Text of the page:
Publisher: Fantagraphics, January 2013
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A mysterious traveler gets off the train in a small village surrounded by a thick, sinister forest. He is searching for Delphine, who vanished with only a scrawled-out address on a scrap of paper as a trace. In his newest chiller, Richard Sala takes the tale of Snow White and stands it on its head, retelling it from Prince Charming's perspective (the unnamed traveler) in a contemporary setting. This twisted tale includes all the elements of terror from the original fairy tale, with none of the insipid saccharine coating of the Disney animated adaptation. Yes, there will be blood.
Originally serialized as part of the acclaimed international series, Delphine is executed in a rich and ominous duotone that shows off Sala's virtuosity just as much as last year's full-color post-apocalyptic horror fantasy The Hidden did; punctuated with stunning full-color chapter breaks.
Delphine, a twisted take on the famous Snow White tale, tells the story from Prince Charming’s perspective as he searches to save his lost love. In the guise of a young university student, the hero traverses roads, woods, dangers and disguises to find out what happened to Delphine, his girlfriend that returns home at the end of the semester to help her struggling father. However, his journey changes him in ways that he can’t imagine.
I’m split on this book. To start, the good:
Sala does an amazing job of evoking emotions: fear, danger, sadness, and hope all pour through his pages, his images. I was surprised at his basic color palette, but as I read, it suited Delphine well. The neutral colors allowed the hero and his task to jump through the pages.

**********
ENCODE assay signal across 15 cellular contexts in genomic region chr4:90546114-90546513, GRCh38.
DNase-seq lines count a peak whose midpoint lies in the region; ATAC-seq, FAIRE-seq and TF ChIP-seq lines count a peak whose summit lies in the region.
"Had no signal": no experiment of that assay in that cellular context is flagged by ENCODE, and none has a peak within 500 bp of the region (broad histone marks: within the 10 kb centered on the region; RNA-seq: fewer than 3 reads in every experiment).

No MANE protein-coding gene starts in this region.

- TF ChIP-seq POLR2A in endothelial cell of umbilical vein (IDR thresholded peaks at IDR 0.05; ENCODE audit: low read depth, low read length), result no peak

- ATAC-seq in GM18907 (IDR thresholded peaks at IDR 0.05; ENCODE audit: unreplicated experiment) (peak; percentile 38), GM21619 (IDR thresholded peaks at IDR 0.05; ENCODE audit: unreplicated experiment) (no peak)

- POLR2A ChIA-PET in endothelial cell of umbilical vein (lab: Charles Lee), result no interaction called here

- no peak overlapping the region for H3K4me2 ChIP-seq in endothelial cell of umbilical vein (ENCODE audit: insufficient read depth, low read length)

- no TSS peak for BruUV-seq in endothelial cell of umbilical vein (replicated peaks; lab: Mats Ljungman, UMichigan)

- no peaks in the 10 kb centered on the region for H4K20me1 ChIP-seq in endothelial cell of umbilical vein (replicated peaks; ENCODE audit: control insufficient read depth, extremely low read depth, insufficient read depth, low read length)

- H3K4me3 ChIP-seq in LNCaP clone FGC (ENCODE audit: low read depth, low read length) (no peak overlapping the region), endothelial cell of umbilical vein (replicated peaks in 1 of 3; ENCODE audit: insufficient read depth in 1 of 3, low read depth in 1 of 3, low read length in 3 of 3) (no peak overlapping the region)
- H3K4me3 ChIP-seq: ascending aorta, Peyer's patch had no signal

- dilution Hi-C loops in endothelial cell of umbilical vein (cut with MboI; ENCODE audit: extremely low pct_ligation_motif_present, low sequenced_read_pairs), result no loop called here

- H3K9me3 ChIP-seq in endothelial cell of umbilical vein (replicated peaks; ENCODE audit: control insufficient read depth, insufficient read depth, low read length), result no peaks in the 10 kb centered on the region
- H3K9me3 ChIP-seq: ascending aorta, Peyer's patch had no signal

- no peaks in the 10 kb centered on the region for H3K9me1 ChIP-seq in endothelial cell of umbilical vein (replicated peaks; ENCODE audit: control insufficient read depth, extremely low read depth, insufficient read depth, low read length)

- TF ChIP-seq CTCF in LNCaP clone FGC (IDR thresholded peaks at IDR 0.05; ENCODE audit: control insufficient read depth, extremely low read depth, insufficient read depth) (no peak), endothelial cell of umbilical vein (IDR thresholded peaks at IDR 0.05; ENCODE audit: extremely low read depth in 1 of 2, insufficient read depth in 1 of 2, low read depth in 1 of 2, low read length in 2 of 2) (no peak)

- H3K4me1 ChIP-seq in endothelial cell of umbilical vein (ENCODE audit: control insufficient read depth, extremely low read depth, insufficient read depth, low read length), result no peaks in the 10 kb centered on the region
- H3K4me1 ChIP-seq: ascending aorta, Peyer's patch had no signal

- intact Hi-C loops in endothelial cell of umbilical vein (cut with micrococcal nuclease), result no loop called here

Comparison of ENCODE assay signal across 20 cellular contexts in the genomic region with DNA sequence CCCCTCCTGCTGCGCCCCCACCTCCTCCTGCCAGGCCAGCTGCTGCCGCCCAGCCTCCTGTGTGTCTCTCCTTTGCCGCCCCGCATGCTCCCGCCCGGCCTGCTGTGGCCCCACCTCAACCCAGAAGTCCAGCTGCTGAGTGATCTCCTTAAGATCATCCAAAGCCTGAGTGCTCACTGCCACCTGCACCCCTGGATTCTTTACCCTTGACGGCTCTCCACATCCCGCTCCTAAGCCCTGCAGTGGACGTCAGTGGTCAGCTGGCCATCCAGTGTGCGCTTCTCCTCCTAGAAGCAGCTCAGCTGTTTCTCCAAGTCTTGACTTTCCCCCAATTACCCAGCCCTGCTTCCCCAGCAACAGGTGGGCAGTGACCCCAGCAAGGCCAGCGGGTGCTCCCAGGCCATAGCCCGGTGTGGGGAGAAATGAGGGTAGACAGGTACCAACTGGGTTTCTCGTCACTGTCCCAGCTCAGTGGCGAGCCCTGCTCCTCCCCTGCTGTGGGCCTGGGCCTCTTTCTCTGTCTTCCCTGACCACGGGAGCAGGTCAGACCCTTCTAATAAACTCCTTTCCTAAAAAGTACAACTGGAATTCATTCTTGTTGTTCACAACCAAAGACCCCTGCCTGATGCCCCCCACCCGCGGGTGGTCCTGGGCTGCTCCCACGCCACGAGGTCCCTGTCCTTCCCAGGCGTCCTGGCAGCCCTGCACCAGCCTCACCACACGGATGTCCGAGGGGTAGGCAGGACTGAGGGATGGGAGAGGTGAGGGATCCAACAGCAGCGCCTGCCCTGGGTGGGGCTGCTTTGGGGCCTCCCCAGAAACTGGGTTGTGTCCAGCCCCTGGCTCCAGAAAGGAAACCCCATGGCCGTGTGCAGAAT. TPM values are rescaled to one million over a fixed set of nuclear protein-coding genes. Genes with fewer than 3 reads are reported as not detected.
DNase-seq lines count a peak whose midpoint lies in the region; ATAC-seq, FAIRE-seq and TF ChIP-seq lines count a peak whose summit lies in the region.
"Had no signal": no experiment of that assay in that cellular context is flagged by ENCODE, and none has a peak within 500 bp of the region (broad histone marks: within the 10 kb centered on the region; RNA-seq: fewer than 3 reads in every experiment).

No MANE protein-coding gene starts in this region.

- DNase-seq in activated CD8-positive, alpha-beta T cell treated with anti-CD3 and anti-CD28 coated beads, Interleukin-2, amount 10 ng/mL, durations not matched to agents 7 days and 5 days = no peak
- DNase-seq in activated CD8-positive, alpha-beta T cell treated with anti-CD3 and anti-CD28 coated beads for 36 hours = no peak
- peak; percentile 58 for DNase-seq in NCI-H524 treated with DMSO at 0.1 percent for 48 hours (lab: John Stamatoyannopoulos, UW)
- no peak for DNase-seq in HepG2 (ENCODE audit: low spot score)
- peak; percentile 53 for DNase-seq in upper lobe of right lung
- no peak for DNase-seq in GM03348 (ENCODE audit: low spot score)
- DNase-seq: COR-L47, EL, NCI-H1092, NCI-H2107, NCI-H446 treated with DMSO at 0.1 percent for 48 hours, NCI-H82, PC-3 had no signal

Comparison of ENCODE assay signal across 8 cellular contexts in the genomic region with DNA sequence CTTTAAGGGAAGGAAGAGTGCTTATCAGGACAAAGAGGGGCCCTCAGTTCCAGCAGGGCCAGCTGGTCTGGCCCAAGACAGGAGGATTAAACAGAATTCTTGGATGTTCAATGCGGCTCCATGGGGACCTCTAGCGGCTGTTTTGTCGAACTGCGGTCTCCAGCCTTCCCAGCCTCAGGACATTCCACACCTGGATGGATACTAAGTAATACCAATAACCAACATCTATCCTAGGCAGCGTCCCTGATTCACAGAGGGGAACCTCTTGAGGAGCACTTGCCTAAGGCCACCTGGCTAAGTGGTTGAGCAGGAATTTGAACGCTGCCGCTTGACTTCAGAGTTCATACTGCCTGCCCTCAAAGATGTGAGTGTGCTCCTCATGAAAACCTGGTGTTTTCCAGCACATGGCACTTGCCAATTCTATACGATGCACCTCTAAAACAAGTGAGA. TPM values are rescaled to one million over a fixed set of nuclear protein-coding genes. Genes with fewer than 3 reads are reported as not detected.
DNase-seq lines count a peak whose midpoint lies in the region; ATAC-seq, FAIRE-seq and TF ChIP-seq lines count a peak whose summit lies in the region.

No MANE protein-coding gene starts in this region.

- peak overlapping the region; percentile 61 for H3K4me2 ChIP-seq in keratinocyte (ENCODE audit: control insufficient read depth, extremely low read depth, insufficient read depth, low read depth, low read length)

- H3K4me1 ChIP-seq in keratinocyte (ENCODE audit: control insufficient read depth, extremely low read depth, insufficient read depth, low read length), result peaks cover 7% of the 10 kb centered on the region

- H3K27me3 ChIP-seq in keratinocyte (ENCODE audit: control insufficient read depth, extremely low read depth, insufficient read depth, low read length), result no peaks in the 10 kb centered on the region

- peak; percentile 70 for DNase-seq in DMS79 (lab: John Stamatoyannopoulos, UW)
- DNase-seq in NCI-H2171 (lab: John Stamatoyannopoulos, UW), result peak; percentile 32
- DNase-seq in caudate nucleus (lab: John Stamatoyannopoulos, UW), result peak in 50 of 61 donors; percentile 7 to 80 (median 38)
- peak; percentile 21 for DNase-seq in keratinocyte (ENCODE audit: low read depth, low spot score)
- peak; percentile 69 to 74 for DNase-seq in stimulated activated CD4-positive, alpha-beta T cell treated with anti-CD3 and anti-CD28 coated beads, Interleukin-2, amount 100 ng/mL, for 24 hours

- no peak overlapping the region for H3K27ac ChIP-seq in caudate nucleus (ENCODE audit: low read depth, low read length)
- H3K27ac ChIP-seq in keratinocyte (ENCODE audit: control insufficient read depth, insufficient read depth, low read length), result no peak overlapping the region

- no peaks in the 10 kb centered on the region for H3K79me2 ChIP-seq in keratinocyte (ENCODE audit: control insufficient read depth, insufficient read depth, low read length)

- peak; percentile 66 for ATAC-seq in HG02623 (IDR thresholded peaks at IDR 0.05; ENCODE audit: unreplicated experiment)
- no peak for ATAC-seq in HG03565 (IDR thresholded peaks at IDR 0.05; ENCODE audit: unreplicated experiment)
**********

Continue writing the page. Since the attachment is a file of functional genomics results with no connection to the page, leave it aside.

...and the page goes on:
I didn’t realize Delphine was a graphic novel and, unfortunately, I’m not much of a graphic novel fan. Yet I was surprised how hooked I got in the story despite myself.
Now, let me explain the “despite myself” comment. Delphine follows in the history of the Grimm fairy tales, not Disney. In short, it’s dark, gruesome, a little violent, and a little more disturbing. It was entirely too violent for my taste, and the depiction in the images pushed me a little too far at times.
This isn’t a story to read to your kids at bedtime, or even for young teens – there’s a lot of cursing and graphic content. I expected this to be a little more like Coraline – creepy, but not violent. Delphine dives into the dirty, graphic, scary side of forests, spells, witches and fairy tales.
In the end, I’m not sold on the graphic novel or the dark side of fairy tales, and especially not together. Yet, there’s a majesty to Sala’s work that I can’t help but admire. While Delphine isn’t exactly my cup of tea, it’s a great piece of work.